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  This module is a resource for lecturers  

 

Topic three - Crosscutting and contemporary issues in police accountability

 

The previous sections covered police accountability and the roles of internal and external control and oversight actors. There are substantive issues in police accountability that deserve further discussion. This section provides an overview of four selected crosscutting and contemporary issues in police accountability, namely; gender, police detention whistle-blowing and diversity in policing. 

 

Gender and police accountability

Gender in law enforcement has several crosscutting aspects, which are addressed across various modules in this E4J University Module Series on Crime Prevention and Criminal Justice. Module 9 on 'Gender in the Criminal Justice System' covers the representation of women and lesbian, gay, bisexual, transgender and intersex individuals (LGBTI) in police and other criminal justice institutions; as well as treatment of women offenders by the criminal justice system. Module 10 on 'Violence against Women' provides an overview of sexual and gender-based violence. This section focuses on gender in the context of police accountability, in particular accountability for police responses to sexual and gender-based violence (SGBV) cases; and accountability for police officers who are perpetrators of SGBV. SGBV refers to 'any act that is perpetrated against a person's will and is based on gender norms and unequal power relationships' (UNHCR, n.d.).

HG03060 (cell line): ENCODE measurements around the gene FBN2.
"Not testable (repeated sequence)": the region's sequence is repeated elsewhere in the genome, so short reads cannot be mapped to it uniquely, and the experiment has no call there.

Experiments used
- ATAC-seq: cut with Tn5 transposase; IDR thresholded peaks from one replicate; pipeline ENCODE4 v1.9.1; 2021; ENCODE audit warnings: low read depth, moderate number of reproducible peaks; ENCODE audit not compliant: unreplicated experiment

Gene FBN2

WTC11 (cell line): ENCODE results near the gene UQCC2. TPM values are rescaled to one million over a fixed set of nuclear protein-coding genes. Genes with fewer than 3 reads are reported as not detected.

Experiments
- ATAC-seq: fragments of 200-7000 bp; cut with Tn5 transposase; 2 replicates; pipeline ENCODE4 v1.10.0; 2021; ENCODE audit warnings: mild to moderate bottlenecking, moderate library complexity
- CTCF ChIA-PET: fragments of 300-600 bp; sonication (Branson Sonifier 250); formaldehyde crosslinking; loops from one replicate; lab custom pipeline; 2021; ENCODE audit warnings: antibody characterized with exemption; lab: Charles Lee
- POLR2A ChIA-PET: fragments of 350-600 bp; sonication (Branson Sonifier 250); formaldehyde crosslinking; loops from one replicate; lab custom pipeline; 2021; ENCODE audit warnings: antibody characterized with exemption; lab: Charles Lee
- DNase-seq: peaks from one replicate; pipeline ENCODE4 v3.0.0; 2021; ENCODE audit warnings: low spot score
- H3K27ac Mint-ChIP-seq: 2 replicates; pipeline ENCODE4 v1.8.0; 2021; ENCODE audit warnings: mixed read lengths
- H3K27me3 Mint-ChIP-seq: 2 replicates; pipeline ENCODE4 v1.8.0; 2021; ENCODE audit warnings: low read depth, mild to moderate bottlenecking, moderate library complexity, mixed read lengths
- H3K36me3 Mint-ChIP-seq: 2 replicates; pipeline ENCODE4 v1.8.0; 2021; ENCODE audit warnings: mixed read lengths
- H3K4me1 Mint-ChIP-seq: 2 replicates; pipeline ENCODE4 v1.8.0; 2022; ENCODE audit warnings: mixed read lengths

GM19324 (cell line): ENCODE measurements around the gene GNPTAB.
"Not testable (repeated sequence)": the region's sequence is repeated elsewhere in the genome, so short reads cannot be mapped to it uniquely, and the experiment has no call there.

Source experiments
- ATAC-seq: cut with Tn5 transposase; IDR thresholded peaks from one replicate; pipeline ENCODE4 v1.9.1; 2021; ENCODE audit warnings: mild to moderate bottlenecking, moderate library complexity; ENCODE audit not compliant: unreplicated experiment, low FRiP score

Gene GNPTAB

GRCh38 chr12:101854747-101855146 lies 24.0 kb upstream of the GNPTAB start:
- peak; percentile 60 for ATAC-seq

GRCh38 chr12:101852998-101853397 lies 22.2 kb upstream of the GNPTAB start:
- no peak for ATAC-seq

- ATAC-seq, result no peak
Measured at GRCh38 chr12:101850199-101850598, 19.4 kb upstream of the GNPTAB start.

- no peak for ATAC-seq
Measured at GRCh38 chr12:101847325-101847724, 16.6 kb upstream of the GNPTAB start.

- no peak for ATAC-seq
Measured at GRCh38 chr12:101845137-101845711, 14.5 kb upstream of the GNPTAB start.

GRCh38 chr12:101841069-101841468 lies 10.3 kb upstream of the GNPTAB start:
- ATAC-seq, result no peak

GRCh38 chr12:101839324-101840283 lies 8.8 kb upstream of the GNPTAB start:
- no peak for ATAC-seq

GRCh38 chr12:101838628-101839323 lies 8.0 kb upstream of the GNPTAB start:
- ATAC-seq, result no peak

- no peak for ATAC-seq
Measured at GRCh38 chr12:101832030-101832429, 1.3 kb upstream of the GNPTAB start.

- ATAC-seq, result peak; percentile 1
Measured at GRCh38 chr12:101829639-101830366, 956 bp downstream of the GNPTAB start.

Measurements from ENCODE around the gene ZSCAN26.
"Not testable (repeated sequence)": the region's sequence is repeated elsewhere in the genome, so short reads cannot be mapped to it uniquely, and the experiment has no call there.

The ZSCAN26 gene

Accountability for police responses to SGBV cases

Responding to SGBV is among the many tasks of the police to be overseen by internal and external oversight actors. However, police response to SGBV deserves particular attention by the overseers. Victims of SGBV may hesitate to report the crime to the police due to a variety of factors, including inter alia, fear of revenge from the offender or fear of social stigmatization as well as fear of secondary victimization in reporting to police. Indeed, research has established that there is a steady process of attrition of sexual assault cases from the criminal justice system. This means that only a small proportion of sexual assaults are reported to the police, and those that enter the criminal justice system face a range of additional challenges, barriers and filtering mechanisms, leading to even fewer cases resulting in a charge, prosecution, or conviction (Gregory and Lees, 1996; Lonsway and Archambault, 2012). Examples of additional challenges encountered during the crime reporting and investigation stages include:

  • Police officers not taking the reported offence seriously, and treating the cases, especially domestic violence incidents, as internal family matter; 
  • Officers conducting interviews and investigations in a manner which would cause secondary victimization;
  • Police services not taking available measures to protect the safety of victims (UNODC, 2010).
  • Lack of female police officers or lack of access to police stations for victims.
  • Particular categories of victims may be particularly apprehensive about reporting due to fear of police responses (i.e. sex workers; LGBTI; persons from minority groups; or children).